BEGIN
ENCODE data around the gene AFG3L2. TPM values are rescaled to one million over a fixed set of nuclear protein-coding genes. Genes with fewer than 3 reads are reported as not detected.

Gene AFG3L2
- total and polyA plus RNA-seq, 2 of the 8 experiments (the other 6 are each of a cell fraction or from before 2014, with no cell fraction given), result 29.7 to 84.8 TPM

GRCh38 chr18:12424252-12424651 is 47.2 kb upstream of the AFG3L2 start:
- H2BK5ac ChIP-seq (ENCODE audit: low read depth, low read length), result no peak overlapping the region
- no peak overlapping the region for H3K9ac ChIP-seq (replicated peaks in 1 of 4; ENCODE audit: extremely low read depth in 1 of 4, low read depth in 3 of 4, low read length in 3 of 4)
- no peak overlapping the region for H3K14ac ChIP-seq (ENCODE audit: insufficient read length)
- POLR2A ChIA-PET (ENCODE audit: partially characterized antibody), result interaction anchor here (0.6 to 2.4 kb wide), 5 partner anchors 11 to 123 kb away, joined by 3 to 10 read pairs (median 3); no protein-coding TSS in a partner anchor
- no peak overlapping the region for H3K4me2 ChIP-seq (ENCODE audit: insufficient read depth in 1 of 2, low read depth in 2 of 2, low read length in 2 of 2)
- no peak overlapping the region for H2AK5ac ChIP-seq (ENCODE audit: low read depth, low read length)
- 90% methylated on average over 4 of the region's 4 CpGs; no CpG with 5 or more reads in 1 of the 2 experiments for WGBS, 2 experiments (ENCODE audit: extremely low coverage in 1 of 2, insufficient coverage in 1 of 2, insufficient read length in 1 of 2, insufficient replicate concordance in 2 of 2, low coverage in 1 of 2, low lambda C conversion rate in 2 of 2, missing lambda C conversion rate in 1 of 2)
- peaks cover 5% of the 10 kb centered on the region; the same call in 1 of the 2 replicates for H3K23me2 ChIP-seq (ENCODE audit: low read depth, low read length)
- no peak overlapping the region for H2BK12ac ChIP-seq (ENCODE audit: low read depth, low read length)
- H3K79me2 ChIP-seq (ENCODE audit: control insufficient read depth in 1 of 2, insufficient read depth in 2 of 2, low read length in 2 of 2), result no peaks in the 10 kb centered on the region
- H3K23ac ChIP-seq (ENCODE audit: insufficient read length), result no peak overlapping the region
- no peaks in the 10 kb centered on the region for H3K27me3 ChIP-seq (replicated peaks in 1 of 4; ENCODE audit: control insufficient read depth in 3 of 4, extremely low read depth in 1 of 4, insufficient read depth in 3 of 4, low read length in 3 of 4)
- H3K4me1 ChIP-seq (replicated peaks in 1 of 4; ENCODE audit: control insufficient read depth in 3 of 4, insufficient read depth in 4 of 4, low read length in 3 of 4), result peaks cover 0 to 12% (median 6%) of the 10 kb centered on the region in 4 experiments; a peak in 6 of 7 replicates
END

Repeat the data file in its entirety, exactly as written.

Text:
ENCODE data around the gene AFG3L2. TPM values are rescaled to one million over a fixed set of nuclear protein-coding genes. Genes with fewer than 3 reads are reported as not detected.

Gene AFG3L2
- total and polyA plus RNA-seq, 2 of the 8 experiments (the other 6 are each of a cell fraction or from before 2014, with no cell fraction given), result 29.7 to 84.8 TPM

GRCh38 chr18:12424252-12424651 is 47.2 kb upstream of the AFG3L2 start:
- H2BK5ac ChIP-seq (ENCODE audit: low read depth, low read length), result no peak overlapping the region
- no peak overlapping the region for H3K9ac ChIP-seq (replicated peaks in 1 of 4; ENCODE audit: extremely low read depth in 1 of 4, low read depth in 3 of 4, low read length in 3 of 4)
- no peak overlapping the region for H3K14ac ChIP-seq (ENCODE audit: insufficient read length)
- POLR2A ChIA-PET (ENCODE audit: partially characterized antibody), result interaction anchor here (0.6 to 2.4 kb wide), 5 partner anchors 11 to 123 kb away, joined by 3 to 10 read pairs (median 3); no protein-coding TSS in a partner anchor
- no peak overlapping the region for H3K4me2 ChIP-seq (ENCODE audit: insufficient read depth in 1 of 2, low read depth in 2 of 2, low read length in 2 of 2)
- no peak overlapping the region for H2AK5ac ChIP-seq (ENCODE audit: low read depth, low read length)
- 90% methylated on average over 4 of the region's 4 CpGs; no CpG with 5 or more reads in 1 of the 2 experiments for WGBS, 2 experiments (ENCODE audit: extremely low coverage in 1 of 2, insufficient coverage in 1 of 2, insufficient read length in 1 of 2, insufficient replicate concordance in 2 of 2, low coverage in 1 of 2, low lambda C conversion rate in 2 of 2, missing lambda C conversion rate in 1 of 2)
- peaks cover 5% of the 10 kb centered on the region; the same call in 1 of the 2 replicates for H3K23me2 ChIP-seq (ENCODE audit: low read depth, low read length)
- no peak overlapping the region for H2BK12ac ChIP-seq (ENCODE audit: low read depth, low read length)
- H3K79me2 ChIP-seq (ENCODE audit: control insufficient read depth in 1 of 2, insufficient read depth in 2 of 2, low read length in 2 of 2), result no peaks in the 10 kb centered on the region
- H3K23ac ChIP-seq (ENCODE audit: insufficient read length), result no peak overlapping the region
- no peaks in the 10 kb centered on the region for H3K27me3 ChIP-seq (replicated peaks in 1 of 4; ENCODE audit: control insufficient read depth in 3 of 4, extremely low read depth in 1 of 4, insufficient read depth in 3 of 4, low read length in 3 of 4)
- H3K4me1 ChIP-seq (replicated peaks in 1 of 4; ENCODE audit: control insufficient read depth in 3 of 4, insufficient read depth in 4 of 4, low read length in 3 of 4), result peaks cover 0 to 12% (median 6%) of the 10 kb centered on the region in 4 experiments; a peak in 6 of 7 replicates